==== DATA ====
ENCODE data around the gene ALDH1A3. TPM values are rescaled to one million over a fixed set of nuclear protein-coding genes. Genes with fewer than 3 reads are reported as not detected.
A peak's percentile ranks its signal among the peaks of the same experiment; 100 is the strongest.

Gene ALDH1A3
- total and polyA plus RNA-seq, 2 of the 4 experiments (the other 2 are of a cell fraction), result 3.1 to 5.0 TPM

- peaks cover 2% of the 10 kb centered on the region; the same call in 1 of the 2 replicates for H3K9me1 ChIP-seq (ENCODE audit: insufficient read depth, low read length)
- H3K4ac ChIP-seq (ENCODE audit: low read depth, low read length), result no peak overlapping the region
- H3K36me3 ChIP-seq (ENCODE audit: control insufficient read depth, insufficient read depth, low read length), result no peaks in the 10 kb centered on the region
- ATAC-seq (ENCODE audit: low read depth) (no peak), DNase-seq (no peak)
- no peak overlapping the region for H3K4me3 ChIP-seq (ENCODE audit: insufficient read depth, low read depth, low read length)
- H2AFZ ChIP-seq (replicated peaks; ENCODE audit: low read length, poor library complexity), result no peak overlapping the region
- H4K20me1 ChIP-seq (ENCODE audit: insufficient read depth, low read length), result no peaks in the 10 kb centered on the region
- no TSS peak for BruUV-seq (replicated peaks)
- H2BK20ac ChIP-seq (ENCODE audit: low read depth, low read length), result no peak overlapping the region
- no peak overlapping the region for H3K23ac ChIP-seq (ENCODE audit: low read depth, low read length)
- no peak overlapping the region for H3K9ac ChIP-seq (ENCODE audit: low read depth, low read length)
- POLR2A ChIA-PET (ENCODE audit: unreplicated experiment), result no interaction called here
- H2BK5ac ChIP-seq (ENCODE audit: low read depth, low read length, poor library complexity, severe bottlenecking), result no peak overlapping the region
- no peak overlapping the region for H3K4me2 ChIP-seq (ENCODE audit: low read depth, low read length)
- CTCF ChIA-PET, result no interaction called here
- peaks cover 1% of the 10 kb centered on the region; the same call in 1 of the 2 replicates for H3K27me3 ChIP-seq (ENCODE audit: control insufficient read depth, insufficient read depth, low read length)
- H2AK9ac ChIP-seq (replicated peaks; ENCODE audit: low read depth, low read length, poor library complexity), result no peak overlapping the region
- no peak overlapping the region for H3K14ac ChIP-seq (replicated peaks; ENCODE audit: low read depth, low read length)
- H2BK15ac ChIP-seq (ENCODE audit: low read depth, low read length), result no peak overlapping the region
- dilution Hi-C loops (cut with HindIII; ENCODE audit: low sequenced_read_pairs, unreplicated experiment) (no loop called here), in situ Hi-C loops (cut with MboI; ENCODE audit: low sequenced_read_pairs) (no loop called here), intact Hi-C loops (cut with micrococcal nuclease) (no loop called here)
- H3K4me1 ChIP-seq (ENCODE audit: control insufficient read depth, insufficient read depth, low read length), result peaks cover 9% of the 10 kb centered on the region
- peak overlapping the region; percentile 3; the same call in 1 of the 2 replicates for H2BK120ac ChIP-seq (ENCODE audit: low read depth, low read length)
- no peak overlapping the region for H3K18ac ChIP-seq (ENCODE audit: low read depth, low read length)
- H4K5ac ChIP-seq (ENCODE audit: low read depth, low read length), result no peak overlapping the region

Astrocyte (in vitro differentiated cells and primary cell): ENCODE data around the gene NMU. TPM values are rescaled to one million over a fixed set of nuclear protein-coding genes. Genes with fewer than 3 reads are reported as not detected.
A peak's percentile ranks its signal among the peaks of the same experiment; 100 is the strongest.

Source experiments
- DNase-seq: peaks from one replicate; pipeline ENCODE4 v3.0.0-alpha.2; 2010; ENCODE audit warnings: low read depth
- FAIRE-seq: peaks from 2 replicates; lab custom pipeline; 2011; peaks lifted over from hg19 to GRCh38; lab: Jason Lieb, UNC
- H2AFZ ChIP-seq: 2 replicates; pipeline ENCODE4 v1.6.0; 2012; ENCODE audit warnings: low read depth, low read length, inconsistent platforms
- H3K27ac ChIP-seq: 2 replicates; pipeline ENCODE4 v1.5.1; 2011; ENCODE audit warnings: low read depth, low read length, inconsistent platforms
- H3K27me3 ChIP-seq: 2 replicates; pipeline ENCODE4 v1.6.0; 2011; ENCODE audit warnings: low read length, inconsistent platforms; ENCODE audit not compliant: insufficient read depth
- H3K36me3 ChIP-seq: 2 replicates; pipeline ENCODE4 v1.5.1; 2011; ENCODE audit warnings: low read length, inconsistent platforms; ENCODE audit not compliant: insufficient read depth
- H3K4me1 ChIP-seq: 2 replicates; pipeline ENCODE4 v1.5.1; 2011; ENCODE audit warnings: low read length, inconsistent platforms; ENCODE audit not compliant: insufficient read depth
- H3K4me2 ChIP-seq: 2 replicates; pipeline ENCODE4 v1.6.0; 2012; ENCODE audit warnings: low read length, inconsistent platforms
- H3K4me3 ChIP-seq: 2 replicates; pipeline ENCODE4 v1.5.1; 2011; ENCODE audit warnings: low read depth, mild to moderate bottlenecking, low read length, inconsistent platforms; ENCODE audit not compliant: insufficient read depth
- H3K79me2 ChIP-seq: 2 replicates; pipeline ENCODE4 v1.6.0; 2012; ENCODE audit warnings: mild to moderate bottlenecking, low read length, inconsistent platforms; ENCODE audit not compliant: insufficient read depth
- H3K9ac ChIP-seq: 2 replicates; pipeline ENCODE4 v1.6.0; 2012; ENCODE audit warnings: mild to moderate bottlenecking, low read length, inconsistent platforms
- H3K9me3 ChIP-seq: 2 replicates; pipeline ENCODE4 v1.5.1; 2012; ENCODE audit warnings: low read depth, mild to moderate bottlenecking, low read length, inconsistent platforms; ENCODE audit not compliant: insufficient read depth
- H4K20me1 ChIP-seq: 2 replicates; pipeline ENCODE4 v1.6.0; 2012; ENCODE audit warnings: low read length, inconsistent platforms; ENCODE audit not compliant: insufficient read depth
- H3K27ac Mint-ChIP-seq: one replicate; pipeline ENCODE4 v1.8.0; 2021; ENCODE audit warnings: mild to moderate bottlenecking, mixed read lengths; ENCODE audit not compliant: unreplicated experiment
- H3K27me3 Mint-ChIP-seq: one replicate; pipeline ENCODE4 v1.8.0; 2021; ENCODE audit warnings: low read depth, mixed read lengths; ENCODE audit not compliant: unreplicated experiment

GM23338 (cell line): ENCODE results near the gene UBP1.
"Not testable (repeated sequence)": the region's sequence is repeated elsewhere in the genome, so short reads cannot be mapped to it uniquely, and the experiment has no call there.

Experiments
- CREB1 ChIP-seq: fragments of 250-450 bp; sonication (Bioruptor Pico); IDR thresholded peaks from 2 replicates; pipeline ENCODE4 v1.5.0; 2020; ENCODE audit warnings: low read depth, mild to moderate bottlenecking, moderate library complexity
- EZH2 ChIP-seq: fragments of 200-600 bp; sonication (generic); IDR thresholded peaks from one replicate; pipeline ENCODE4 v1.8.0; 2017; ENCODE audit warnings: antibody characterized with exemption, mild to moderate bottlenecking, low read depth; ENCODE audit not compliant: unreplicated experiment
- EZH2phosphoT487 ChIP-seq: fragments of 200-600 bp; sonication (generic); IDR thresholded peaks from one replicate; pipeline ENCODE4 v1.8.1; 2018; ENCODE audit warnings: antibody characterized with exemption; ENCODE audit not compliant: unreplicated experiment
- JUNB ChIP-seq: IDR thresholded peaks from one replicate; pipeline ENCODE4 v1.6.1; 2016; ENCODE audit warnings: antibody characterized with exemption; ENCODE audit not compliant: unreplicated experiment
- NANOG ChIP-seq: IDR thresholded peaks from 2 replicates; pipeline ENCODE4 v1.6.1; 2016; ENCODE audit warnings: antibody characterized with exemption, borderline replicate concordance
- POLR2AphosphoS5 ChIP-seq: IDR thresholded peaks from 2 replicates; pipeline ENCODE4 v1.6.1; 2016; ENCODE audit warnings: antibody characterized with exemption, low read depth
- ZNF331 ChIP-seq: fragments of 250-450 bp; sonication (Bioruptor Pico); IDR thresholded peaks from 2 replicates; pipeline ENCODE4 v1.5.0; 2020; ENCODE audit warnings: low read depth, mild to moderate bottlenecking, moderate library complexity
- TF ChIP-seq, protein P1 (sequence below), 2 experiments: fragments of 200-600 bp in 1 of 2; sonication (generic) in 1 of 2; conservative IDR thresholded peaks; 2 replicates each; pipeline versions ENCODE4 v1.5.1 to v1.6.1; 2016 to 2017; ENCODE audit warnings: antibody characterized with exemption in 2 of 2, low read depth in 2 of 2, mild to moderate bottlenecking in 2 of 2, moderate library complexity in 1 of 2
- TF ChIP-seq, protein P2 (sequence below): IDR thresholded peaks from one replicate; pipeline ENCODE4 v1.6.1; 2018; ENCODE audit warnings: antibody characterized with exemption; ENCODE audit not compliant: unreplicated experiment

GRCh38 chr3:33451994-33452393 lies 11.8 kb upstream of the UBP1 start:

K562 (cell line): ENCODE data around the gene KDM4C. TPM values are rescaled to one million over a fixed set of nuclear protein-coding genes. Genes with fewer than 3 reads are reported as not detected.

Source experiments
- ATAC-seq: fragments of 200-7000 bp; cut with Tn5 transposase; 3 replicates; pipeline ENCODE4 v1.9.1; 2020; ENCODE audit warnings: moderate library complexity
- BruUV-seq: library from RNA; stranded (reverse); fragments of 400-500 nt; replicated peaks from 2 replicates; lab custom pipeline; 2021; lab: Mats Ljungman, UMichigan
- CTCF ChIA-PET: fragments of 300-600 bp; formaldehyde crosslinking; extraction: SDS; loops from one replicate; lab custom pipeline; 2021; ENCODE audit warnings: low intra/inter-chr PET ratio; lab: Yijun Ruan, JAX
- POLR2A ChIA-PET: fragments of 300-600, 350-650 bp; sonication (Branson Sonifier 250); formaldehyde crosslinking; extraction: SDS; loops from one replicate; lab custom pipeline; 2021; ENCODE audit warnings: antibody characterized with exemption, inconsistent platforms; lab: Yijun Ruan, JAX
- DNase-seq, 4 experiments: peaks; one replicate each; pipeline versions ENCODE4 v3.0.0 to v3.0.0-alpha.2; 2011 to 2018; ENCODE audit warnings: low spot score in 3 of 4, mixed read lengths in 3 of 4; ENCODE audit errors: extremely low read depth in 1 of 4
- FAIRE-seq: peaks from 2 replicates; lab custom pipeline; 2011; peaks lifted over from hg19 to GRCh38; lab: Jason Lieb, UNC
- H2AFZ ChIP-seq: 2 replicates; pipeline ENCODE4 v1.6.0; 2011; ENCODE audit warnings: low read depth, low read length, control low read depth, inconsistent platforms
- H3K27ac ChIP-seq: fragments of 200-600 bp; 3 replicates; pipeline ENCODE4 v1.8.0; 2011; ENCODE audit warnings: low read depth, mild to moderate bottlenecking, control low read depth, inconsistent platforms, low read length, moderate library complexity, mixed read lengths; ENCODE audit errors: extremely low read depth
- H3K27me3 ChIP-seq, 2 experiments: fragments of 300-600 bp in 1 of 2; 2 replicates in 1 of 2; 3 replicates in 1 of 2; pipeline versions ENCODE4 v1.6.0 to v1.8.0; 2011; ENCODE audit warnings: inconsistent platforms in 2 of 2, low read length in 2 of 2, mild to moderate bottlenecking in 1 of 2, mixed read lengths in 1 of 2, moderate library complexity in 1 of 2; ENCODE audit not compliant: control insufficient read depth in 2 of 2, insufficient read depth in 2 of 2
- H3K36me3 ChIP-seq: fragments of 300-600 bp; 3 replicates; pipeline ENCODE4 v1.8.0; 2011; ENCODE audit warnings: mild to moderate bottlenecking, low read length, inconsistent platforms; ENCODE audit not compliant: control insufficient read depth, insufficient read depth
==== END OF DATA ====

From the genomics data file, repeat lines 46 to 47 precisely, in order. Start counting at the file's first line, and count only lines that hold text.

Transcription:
- H3K27me3 Mint-ChIP-seq: one replicate; pipeline ENCODE4 v1.8.0; 2021; ENCODE audit warnings: low read depth, mixed read lengths; ENCODE audit not compliant: unreplicated experiment

GM23338 (cell line): ENCODE results near the gene UBP1.